Angelic is a very high concept comic with a lot of moving parts, but what’s most interesting about it is what’s lying within the loftiness of its premise. It takes place in a post-apocalyptic world populated by animals who were bioengineered before humanity was wiped out. The main character, Qora, is a young monkey girl who can’t help but want to know why things are the way they are. The monkeys adhere to a rigid religion which views the makers (humans) as gods who have abandoned them but will come back one day if the monkeys abide by their law. This world is not without its dangers. The ‘mans’, a race of cyber manatees, attack the monkeys’ home and worship a totally different god.
Angelic tackles a lot of very difficult concepts mostly well. At the start, it seems like it’s going to mostly focus on organized religion and questioning its necessity, but by the end it folds in a lot of other ideas as well — eveything from animal welfare by domestication, biological warfare’s inherent evil, and the harmful impact humanity is leaving on the world is discussed here. My biggest problem with this comic is not that it tackles these hard subjects, but that if you separate the real world ideas from it, the story itself is hard to get through. The subject matter is heavy, and even if I can objectively say it did make me think about these things in a critical manner, by the end I just felt weighed down by it all.
While Wijngaard drew the backgrounds so lush and beautiful my eyes couldn’t help but linger on them for longer than I usually would, and the designs of the animals are well done, sometimes what was going on got lost in translation for me. Towards the end the ‘monks’ and a ‘mans’ are fighting, and it was hard for me to follow. The panels were well-rendered themselves, but from panel to panel and page to page, I had trouble keeping up. Perhaps this was just my ADHD brain already being put in overdrive from everything that was being thrown at me writing-wise, but I just couldn’t become immersed in this comic just from the art.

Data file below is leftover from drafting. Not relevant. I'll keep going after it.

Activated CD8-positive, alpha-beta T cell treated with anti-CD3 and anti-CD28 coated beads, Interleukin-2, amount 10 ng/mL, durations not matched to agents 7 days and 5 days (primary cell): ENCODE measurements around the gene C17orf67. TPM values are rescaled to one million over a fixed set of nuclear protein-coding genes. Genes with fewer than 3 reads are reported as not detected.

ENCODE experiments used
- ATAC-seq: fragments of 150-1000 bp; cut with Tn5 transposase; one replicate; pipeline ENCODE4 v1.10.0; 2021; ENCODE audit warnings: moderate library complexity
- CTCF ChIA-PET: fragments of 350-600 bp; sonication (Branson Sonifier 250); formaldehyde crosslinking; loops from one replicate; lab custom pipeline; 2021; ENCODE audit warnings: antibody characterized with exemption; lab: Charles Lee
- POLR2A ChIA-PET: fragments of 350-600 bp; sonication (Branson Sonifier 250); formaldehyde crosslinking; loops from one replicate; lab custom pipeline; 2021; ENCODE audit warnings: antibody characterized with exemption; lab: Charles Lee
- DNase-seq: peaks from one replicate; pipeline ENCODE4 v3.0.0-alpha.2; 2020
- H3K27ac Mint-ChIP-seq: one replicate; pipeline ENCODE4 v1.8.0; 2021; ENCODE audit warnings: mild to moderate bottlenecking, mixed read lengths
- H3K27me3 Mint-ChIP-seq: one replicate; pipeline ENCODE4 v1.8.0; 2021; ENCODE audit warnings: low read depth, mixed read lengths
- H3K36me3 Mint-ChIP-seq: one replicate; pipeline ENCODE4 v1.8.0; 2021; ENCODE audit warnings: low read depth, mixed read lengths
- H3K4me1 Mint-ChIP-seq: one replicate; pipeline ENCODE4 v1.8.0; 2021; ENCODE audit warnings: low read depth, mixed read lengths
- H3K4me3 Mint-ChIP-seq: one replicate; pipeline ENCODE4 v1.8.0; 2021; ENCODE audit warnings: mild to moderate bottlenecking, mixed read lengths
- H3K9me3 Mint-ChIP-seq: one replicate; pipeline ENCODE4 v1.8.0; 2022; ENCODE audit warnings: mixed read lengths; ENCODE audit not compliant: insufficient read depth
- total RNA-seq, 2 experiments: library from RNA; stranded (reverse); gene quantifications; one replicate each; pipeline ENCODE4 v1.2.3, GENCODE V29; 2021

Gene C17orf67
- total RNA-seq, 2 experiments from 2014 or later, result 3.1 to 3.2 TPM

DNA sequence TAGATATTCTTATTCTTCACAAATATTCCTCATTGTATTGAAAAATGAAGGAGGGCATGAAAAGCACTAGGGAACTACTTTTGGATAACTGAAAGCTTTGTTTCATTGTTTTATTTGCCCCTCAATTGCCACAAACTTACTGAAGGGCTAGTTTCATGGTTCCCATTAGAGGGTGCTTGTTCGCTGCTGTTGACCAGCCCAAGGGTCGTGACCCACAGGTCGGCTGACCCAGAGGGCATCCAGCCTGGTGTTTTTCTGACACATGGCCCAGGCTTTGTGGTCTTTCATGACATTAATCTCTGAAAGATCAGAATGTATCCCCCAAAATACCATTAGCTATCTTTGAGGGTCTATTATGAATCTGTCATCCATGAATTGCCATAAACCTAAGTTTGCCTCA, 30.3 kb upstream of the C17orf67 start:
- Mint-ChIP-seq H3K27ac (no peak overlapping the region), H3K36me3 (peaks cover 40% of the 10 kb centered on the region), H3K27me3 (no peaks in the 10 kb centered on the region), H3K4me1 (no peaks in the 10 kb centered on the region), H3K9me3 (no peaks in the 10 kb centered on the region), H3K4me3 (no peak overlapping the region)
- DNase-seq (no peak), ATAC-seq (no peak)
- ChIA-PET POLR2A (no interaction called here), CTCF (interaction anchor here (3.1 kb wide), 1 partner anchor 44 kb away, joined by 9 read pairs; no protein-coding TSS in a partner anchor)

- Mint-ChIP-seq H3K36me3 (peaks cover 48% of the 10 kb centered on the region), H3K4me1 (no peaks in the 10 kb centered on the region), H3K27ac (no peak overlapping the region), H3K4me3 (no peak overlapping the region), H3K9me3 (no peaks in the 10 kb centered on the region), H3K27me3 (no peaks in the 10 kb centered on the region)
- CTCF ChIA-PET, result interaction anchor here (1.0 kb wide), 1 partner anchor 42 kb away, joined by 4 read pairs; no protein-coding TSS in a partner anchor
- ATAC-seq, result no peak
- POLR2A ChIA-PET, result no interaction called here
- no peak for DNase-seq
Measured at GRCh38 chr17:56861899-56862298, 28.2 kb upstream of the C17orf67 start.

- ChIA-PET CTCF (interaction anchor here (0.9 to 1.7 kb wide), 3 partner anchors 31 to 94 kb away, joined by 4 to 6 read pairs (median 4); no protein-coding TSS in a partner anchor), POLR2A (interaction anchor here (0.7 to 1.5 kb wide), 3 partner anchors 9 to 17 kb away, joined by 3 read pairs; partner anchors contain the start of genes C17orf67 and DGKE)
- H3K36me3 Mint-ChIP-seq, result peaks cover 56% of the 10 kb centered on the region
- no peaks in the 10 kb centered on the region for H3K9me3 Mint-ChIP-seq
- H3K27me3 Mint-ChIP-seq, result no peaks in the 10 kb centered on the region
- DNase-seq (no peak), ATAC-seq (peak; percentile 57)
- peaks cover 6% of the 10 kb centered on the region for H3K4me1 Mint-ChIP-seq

By its conclusion, Angelic just ended up making me feel tired. I can’t say that I hated it, or that there was anything in particular that I can pinpoint as my source of discomfort, but there was a lot going on at all times, and no room to breathe. I felt similarly about Spurrier’s other recent creator-owned comic, Godshaper, but I’ve liked a lot of his Marvel and DC work. I’m more one for quiet or grounded stories, save for one or two, so maybe it’s just my personal tastes that keep me from enjoying Angelic to its fullest. If you dig high (and I mean like the loftiest of the lofty) concept stories with heavy societal critique, then this will definitely satisfy that itch, but for me it was just all a little too much.